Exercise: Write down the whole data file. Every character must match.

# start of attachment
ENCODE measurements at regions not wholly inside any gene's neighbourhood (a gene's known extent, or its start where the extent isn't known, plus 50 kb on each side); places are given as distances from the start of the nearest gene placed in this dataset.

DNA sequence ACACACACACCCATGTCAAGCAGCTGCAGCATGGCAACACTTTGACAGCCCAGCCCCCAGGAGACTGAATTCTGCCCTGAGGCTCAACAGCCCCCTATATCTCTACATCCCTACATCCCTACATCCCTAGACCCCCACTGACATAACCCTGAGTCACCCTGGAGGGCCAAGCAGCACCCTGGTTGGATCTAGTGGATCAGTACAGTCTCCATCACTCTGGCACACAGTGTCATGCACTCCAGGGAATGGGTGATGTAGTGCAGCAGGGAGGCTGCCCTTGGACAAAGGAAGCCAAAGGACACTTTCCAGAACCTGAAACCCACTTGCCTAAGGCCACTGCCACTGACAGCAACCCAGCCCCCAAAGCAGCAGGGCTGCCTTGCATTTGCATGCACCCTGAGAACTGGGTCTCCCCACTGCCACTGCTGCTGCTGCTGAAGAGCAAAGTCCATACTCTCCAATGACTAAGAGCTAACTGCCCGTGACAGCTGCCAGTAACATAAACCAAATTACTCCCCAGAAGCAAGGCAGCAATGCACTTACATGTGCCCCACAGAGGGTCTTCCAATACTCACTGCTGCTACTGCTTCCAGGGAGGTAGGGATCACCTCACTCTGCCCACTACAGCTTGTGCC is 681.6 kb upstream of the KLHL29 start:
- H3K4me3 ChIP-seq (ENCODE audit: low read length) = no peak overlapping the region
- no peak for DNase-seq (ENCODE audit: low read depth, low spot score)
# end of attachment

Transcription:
ENCODE measurements at regions not wholly inside any gene's neighbourhood (a gene's known extent, or its start where the extent isn't known, plus 50 kb on each side); places are given as distances from the start of the nearest gene placed in this dataset.

DNA sequence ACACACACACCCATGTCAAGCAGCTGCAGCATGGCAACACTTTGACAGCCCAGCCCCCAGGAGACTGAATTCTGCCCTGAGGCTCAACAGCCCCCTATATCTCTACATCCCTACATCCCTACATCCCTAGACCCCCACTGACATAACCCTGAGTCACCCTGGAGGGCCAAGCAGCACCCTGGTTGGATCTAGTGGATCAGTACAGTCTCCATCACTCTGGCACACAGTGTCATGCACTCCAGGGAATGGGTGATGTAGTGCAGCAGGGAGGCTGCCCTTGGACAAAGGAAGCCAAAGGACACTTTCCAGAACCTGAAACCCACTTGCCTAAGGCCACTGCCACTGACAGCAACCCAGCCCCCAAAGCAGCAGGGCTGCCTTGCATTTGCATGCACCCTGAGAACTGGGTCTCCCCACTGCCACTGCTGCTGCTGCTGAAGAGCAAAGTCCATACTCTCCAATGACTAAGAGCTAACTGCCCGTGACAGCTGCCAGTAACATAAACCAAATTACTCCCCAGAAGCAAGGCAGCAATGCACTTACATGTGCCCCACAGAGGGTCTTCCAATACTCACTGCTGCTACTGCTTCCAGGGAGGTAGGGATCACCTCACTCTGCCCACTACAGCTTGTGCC is 681.6 kb upstream of the KLHL29 start:
- H3K4me3 ChIP-seq (ENCODE audit: low read length) = no peak overlapping the region
- no peak for DNase-seq (ENCODE audit: low read depth, low spot score)